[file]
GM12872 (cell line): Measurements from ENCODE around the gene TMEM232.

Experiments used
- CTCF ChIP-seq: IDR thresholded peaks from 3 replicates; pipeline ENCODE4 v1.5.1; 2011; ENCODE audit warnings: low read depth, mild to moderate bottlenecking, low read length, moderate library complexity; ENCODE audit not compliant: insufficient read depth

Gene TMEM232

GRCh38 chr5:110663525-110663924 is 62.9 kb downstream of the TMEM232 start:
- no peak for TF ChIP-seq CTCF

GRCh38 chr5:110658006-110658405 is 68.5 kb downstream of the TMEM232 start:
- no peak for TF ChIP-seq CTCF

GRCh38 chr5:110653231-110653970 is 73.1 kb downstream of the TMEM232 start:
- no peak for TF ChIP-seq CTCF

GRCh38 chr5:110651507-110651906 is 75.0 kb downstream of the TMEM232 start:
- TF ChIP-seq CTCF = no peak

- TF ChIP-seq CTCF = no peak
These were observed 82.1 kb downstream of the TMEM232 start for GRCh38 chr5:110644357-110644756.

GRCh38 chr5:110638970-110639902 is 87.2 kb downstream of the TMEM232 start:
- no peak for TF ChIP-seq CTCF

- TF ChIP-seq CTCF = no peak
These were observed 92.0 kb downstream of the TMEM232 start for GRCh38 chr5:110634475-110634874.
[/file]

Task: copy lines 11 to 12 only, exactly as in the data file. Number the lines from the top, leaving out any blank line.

GRCh38 chr5:110651507-110651906 is 75.0 kb downstream of the TMEM232 start:
- TF ChIP-seq CTCF = no peak